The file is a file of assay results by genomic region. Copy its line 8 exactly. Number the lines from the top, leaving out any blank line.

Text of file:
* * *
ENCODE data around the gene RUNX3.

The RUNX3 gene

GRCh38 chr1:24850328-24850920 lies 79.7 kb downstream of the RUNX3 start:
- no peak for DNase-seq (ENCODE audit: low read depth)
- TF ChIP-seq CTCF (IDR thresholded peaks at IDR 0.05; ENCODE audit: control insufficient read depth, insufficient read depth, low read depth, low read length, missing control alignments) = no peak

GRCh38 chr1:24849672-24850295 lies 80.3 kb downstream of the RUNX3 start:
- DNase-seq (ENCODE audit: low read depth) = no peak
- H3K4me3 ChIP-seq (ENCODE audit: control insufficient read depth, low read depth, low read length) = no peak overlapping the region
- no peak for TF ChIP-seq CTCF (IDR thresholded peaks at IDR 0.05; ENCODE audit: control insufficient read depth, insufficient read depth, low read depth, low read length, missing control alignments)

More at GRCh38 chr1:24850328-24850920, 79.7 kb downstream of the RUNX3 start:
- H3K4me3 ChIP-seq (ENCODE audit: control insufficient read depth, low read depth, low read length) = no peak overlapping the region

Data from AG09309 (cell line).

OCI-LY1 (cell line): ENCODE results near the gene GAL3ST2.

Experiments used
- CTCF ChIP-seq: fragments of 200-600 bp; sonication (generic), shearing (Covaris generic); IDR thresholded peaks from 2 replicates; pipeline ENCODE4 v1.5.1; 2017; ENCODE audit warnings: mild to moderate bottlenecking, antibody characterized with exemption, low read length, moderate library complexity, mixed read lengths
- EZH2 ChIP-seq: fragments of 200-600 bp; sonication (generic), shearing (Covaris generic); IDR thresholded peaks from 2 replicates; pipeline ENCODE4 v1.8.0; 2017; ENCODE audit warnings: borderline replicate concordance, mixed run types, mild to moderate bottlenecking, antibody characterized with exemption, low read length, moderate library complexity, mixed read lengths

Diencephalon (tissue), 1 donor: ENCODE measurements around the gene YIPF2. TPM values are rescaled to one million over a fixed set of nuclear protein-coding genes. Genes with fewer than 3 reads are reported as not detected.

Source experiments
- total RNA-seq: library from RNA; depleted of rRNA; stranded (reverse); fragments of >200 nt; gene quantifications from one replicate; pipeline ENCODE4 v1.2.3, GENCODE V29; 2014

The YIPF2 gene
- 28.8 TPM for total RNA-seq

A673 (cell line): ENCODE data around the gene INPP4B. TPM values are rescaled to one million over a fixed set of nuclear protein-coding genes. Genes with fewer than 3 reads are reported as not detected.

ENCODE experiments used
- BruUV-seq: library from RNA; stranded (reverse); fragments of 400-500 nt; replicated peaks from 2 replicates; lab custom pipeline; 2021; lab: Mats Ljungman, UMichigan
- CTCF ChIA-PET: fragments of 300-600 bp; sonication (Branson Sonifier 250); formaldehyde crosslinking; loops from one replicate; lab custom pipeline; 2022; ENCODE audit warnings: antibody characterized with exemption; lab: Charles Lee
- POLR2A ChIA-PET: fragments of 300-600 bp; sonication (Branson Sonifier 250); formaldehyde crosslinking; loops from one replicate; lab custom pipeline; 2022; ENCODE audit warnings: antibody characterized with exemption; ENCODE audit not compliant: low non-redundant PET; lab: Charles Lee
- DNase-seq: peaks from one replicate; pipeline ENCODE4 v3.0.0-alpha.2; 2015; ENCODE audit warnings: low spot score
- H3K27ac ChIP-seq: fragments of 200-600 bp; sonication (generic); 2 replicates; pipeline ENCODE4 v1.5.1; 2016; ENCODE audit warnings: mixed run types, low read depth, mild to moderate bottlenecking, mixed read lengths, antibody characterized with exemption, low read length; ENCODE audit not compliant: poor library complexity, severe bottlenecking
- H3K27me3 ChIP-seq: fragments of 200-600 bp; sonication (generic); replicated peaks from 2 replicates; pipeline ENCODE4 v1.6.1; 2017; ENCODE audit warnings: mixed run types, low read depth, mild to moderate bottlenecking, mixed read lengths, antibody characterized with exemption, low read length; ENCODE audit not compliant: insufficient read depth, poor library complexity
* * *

- H3K4me3 ChIP-seq (ENCODE audit: control insufficient read depth, low read depth, low read length) = no peak overlapping the region